While you are still inside the car, close the doors and windows and note what the interior smells like. A musty odor indicates there was water in the vehicle at one point. That could be as simple as a small leak in a seal or as severe as a flood-damaged vehicle. Flooded vehicles could have mold, electrical, or rust problems, so find the history and see what kinds of repairs were made.
If you smell a strong detergent, the dealer may have tried to cover up the smell of mold or mildew. Peel the carpet and floor mats to check for stains or other signs of water damage. Use your flashlight to see into dark corners and always look for signs of rust.
Also, make sure all of the seatbelts work and retract as intended, and the airbag light in the instrument panel goes off a few seconds after startup.
Your used car inspection would be incomplete if you forgot the undercarriage. If you can, ask the seller to jack up the car to inspect the underbody for signs of denting, bending, and corrosion (or you or someone you're with should at least get down on the ground and peer under the car. Use a flashlight to see more clearly.
If the frames or axles have signs of damage, it means the vehicle was in a major accident that might have compromised its wheel alignment and overall safety.
Signs of straightening on the chassis and insides of the trunk may also be evidence of being involved in a severe crash.
Rust on the undercarriage may be an indication the vehicle was water damaged. If that is the case, the damage could have compromised the electrical systems. Look for signs of fluid leaks on the undercarriage and on the ground below the car.
Proceed with caution if you spot drops or puddles of oil or fluid on any of these two places.
While you're under the vehicle, check the exhaust system, including the muffler and tailpipe. Look for signs of holes, cracking, or excessive rust.
6: Under the Hood
You can tell if a used car has been running in good shape by checking five fluid levels: engine oil, coolant, transmission fluid, brake fluid, and power steering fluid.
The owner's manual — which the seller should have or can access online — can guide you to check the fluids. If any of these fluids is below the minimum level, it could be an indication the car has been poorly maintained. When the engine is cool, open the radiator cap to make sure it's full of coolant.
The state of the engine oil can also be revealing. If engine oil has water droplets or appears foamy, it may mean a car has a head gasket failure, or other components may be cracked or broken, and you are potentially looking at high repair costs.
Clean transmission fluid should have a bright to dark red, translucent color. If it appears brown, has a burnt smell, or has metal particles in it, there might be worn components in the transmission causing excess friction.
Check the inside of the engine bay and the hood's underside for dried fluid; this can point to a burst hose.
7: Startup and Drive
When you start the car, pay attention to how long it takes to start. If it cranks too long, you may need to replace some ignition system components or the battery. Listen for abnormal noises when the engine starts up and when it is idling.
Consider it a red flag if the engine makes loud or inconsistent sounds while idling. Rev the engine with the door open and listen for any sounds that don't sound normal.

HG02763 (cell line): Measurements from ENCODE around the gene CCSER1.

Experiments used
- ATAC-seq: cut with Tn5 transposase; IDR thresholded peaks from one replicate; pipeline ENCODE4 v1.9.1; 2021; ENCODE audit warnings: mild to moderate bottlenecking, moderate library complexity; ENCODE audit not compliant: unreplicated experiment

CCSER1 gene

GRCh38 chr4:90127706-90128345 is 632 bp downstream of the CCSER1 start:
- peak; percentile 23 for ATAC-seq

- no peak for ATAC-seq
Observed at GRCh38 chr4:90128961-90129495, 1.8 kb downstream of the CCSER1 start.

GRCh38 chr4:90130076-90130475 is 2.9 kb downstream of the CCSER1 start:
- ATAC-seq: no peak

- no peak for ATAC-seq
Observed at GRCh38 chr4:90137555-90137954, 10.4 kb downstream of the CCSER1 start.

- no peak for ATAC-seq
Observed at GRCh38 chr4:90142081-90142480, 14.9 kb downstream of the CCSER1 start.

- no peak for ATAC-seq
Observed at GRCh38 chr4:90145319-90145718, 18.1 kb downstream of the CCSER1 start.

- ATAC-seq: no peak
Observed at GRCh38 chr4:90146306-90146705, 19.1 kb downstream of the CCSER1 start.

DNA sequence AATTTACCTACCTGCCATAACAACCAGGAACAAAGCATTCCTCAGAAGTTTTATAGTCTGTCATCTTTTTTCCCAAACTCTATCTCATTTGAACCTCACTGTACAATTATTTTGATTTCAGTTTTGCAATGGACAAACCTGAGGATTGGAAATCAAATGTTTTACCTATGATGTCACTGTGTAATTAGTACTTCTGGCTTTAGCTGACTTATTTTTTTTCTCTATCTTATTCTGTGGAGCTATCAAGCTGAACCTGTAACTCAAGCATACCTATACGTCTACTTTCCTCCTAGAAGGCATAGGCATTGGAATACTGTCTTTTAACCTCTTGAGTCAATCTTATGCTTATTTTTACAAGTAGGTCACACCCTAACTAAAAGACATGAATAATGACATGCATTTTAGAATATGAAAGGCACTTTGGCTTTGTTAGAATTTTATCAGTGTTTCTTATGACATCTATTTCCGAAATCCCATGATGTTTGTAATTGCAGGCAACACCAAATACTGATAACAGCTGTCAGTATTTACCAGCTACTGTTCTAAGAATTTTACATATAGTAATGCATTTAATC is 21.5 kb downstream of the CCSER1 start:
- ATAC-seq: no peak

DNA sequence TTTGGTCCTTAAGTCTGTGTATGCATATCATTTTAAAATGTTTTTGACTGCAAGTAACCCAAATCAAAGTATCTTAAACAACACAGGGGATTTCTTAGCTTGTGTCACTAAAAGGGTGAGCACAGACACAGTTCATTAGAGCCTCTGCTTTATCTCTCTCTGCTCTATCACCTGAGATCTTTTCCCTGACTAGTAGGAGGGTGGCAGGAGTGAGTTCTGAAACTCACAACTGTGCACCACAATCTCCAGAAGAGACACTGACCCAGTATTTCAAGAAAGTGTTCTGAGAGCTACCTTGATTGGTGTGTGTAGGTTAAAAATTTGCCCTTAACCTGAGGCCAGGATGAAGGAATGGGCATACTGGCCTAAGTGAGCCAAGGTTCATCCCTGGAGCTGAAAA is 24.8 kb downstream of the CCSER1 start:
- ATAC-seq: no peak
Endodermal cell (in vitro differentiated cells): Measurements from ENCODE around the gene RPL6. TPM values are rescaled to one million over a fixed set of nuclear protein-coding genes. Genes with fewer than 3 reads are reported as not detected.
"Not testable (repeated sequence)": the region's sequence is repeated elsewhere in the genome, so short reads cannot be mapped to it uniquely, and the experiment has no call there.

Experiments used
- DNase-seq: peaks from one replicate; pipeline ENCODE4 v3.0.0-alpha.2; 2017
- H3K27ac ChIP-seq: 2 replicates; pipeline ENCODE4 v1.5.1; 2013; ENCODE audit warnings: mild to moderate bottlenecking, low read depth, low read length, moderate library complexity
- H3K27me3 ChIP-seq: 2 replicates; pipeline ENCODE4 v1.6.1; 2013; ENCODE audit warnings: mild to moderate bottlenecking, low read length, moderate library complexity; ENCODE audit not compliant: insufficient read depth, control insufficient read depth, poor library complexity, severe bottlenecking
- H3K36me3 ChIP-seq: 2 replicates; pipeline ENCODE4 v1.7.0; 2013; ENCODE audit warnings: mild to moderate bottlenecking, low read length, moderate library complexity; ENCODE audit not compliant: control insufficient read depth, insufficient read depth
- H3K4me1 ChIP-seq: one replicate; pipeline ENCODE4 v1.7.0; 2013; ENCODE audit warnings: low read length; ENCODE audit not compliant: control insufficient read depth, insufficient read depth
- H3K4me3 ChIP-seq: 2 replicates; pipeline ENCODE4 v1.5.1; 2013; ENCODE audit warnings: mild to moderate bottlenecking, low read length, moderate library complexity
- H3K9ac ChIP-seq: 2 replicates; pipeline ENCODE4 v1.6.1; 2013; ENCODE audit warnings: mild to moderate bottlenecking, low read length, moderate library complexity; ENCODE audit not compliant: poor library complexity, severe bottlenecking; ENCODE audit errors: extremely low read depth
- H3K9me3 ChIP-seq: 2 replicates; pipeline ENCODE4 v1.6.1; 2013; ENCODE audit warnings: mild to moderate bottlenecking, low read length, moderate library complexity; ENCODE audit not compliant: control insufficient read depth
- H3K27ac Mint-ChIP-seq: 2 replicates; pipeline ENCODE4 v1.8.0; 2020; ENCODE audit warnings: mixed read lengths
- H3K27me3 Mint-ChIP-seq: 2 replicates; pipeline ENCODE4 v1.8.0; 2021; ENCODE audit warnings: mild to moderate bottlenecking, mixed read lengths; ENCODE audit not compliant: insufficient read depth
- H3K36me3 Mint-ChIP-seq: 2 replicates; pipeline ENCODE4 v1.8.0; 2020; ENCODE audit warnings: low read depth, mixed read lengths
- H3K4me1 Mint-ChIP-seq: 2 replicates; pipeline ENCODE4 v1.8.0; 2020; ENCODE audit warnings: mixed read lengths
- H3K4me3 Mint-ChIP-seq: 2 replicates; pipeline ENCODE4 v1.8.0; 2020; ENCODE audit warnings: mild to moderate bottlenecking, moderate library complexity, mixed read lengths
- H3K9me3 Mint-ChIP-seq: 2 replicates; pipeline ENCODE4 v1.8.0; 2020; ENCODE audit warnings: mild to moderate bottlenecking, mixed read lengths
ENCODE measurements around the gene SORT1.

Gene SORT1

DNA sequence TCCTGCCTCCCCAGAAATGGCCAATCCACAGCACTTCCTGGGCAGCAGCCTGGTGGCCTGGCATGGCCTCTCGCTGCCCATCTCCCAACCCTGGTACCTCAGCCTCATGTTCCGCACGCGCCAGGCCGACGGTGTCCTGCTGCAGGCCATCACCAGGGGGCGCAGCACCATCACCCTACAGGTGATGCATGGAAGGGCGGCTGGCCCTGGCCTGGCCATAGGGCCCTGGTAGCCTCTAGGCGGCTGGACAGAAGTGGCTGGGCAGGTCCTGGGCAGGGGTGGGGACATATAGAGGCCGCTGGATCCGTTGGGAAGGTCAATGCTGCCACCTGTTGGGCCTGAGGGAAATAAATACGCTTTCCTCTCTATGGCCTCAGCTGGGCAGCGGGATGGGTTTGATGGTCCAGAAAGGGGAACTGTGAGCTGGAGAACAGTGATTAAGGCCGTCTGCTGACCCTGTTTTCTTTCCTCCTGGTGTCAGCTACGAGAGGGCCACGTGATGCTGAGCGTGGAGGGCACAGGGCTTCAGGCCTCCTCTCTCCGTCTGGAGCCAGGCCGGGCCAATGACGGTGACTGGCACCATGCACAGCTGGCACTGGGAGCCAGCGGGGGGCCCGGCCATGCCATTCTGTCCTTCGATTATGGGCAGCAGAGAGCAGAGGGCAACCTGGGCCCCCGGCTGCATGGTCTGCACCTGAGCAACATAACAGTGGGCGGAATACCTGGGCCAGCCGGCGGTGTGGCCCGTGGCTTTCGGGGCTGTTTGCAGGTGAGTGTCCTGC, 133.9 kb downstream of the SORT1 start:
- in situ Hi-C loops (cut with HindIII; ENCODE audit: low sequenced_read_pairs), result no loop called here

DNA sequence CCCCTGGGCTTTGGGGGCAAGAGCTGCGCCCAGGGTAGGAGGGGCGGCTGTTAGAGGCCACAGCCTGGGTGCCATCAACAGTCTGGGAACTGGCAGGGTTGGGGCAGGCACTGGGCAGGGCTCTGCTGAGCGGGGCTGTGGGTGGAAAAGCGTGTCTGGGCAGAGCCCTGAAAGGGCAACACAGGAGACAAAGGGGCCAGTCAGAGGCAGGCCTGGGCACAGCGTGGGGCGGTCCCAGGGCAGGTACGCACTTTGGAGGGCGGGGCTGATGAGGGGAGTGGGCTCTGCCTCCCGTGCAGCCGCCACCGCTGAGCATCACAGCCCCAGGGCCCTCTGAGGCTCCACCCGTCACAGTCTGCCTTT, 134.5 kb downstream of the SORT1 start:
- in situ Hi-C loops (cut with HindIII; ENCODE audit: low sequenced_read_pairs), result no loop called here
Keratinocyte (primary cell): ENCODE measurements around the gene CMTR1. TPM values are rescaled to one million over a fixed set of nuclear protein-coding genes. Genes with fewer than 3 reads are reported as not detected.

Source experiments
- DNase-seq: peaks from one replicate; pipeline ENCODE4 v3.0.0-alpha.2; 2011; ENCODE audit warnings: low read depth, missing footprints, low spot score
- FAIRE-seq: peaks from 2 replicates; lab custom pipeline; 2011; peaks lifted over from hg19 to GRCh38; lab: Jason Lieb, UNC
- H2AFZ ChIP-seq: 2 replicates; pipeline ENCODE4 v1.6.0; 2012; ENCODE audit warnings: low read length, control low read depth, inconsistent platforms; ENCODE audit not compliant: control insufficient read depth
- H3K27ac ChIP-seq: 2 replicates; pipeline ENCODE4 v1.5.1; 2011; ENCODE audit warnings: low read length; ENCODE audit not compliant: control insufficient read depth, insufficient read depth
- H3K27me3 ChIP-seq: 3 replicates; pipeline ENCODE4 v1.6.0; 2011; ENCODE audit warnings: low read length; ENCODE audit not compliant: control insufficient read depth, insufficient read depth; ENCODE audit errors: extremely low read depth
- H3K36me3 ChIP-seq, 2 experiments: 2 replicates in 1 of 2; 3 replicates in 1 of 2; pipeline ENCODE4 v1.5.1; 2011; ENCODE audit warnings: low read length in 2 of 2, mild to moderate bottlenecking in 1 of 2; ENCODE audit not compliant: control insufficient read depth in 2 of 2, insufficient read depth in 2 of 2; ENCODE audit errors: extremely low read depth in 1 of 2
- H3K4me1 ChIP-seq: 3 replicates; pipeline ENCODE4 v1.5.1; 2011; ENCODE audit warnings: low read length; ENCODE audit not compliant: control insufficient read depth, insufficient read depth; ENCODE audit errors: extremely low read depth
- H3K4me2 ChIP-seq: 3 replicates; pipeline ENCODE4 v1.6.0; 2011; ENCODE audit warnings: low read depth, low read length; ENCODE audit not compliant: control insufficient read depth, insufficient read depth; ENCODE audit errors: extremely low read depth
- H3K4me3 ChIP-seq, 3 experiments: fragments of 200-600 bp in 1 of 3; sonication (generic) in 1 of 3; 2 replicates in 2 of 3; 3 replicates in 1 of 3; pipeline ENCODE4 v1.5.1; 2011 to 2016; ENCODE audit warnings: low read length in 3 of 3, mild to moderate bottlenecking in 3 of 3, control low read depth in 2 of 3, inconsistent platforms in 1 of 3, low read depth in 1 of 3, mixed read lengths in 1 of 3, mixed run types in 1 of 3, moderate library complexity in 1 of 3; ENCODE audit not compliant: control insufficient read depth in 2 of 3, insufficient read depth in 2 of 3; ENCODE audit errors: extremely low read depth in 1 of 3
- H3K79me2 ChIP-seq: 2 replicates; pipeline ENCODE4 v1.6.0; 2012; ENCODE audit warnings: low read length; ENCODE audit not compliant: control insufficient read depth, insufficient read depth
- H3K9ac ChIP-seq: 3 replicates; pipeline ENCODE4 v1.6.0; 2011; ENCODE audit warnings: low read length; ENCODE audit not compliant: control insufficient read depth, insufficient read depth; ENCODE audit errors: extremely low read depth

Look at the instrument panel and notice any illuminated warning lights that don't go off immediately.
When you take the test drive, try the car at different speeds and on various roads (rough streets and smooth highways). Irritating rattles or other unusual sounds are potential causes for concern.
Pay attention to how the car steers and brakes. It should steer straight without vibrating or shaking, and it should not clunk or put up resistance when turning. If the vehicle has four-wheel-drive or all-wheel-drive that the driver has to activate manually (with a button, knob, or lever), make sure to take it to an area to engage the transfer case and ensure that everything works smoothly.
The brake pedal should be smooth and responsive. A well-maintained car will not make grinding noises or pull to one side when you apply the brakes. Also, make sure to test the parking brake. The steering wheel should be straight and responsive, not hard to turn, or stuck slightly to one side.
Make sure you put the vehicle in reverse and do a three-point turn. These two simple maneuvers can reveal issues with their respective systems.
Pay attention to how the transmission shifts. If the transmission clunks when you put it into gear or reverse, that's a sign that it may need repair or replacement soon. When turning, pay attention to the steering feedback and listen for any awkward noises or movements.
At the end of the drive, during which you should have taken the car up to freeway speed, feel the hood to make sure it's not too hot. Pop the hood again and listen for any sounds or unexplained heat. Walk around the vehicle while it's running and notice if it has any unusual odors or if the smoke coming out of the tailpipe is overly black, white, or has tinges of blue. You shouldn't smell any strong burning odors or strong gas smells.
A used car inspection checklist can help you verify that the vital components are working as they should. More than that, it can build your confidence in the purchase process and give you the ammunition you need to challenge the asking price.
But however comprehensive your checklist is, if something does not feel right, trust your instincts and walk away. Unless you are looking for a rare classic car, you are almost always guaranteed to find a vehicle that checks all the boxes and feels right if you keep looking.